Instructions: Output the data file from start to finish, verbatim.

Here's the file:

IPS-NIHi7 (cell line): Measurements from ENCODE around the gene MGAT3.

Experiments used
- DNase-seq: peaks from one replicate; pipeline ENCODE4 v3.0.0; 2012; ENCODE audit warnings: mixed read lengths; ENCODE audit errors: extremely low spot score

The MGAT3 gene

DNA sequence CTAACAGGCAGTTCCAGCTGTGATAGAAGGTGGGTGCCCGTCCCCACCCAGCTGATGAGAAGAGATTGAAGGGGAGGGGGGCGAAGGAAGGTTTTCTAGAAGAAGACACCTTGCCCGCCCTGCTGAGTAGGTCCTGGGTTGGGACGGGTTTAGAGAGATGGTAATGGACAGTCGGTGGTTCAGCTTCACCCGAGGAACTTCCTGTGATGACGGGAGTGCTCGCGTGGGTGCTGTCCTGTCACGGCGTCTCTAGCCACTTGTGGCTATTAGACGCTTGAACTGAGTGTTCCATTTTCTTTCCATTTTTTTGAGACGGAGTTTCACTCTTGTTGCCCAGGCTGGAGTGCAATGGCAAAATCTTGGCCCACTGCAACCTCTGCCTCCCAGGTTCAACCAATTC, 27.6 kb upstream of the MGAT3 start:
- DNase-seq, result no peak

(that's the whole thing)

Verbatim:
IPS-NIHi7 (cell line): Measurements from ENCODE around the gene MGAT3.

Experiments used
- DNase-seq: peaks from one replicate; pipeline ENCODE4 v3.0.0; 2012; ENCODE audit warnings: mixed read lengths; ENCODE audit errors: extremely low spot score

The MGAT3 gene

DNA sequence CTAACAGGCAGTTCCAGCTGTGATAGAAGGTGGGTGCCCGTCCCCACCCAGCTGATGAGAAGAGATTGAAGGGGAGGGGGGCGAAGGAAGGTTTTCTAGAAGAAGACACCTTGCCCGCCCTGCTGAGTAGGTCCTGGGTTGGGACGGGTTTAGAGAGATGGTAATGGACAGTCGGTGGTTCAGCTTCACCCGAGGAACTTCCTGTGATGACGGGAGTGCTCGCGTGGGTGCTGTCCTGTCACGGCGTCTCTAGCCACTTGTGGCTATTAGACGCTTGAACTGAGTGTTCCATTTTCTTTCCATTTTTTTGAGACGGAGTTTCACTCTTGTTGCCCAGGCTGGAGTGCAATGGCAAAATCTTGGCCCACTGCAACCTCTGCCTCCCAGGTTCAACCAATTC, 27.6 kb upstream of the MGAT3 start:
- DNase-seq, result no peak